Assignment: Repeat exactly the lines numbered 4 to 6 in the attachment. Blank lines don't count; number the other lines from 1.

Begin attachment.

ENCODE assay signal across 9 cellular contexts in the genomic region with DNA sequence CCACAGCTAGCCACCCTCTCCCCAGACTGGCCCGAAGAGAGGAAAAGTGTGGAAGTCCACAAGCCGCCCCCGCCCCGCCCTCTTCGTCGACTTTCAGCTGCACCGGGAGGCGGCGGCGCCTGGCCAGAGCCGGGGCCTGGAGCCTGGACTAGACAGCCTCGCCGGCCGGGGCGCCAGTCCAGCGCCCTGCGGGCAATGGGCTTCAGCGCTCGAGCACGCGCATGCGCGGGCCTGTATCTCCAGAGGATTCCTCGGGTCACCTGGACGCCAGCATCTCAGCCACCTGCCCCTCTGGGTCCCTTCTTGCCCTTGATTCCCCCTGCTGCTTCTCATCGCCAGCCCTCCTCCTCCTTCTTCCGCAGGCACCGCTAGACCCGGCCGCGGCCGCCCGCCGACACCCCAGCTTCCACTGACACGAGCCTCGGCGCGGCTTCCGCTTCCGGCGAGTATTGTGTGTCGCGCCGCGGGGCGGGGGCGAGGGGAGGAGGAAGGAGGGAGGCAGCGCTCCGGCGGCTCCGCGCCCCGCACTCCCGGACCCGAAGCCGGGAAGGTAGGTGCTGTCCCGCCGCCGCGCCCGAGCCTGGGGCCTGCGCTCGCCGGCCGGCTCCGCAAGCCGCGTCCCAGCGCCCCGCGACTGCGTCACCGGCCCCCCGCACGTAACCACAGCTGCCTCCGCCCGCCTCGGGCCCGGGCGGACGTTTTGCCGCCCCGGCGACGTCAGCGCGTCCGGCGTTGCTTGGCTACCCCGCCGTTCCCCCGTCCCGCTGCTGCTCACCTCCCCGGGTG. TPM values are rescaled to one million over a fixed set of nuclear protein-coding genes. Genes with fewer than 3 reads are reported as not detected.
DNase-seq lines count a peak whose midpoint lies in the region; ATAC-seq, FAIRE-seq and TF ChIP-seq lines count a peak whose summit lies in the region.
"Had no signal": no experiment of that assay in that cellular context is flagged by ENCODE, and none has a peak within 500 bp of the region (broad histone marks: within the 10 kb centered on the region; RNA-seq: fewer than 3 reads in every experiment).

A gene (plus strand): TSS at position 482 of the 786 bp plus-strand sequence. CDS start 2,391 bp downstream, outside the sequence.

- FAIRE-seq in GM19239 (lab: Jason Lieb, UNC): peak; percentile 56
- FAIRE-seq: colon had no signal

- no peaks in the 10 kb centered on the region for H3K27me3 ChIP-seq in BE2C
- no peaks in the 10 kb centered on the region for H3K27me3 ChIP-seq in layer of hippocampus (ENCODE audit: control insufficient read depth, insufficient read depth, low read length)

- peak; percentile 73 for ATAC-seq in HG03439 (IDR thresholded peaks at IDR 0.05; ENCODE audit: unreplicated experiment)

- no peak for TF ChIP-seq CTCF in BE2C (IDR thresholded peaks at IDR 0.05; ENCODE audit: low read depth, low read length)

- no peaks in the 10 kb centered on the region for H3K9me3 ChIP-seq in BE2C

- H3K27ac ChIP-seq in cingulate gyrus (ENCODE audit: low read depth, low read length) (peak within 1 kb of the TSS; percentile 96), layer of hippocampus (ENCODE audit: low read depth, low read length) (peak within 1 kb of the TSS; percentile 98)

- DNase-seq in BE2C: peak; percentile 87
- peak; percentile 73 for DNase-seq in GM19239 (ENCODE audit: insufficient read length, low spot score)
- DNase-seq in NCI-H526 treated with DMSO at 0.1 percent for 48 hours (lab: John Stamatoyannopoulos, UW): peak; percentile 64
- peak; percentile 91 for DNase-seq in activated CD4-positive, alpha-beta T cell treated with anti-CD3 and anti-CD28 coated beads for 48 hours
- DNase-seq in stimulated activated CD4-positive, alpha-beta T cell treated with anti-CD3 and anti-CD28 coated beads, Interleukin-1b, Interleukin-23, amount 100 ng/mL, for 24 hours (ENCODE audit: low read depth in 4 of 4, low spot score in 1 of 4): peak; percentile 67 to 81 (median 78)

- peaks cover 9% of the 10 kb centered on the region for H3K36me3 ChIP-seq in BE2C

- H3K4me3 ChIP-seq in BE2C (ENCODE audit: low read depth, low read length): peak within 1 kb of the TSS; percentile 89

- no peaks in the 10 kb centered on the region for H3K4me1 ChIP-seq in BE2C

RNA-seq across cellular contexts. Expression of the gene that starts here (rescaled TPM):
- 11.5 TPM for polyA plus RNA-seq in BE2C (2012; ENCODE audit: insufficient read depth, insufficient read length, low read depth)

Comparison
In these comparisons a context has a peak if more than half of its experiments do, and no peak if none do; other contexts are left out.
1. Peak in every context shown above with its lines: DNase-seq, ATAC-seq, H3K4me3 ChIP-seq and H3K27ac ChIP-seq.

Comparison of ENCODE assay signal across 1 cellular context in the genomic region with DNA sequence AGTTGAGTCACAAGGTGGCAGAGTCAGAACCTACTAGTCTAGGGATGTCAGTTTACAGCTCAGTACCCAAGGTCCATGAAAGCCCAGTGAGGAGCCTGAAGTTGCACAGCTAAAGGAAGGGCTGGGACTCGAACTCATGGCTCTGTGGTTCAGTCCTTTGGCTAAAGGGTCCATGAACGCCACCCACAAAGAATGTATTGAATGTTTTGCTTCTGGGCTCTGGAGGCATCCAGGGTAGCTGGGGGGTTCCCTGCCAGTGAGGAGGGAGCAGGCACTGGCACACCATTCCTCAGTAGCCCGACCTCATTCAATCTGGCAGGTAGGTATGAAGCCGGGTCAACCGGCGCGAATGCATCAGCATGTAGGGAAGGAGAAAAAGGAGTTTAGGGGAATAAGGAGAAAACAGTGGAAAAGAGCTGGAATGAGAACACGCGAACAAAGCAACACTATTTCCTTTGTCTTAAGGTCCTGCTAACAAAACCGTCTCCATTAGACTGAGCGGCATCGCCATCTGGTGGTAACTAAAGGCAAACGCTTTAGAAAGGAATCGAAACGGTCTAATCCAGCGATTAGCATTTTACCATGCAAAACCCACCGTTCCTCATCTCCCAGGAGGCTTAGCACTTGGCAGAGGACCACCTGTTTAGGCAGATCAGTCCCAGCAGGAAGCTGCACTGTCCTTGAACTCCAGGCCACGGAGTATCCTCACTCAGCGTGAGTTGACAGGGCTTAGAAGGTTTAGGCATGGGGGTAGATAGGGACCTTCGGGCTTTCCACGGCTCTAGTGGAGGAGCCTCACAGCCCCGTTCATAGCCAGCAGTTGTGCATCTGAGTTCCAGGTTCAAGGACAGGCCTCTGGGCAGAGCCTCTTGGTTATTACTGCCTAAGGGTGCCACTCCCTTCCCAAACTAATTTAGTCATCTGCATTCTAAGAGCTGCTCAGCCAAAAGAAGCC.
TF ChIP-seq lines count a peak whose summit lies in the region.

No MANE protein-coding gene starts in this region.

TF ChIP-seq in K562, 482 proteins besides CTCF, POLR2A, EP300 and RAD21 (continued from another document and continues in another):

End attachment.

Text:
A gene (plus strand): TSS at position 482 of the 786 bp plus-strand sequence. CDS start 2,391 bp downstream, outside the sequence.

- FAIRE-seq in GM19239 (lab: Jason Lieb, UNC): peak; percentile 56
- FAIRE-seq: colon had no signal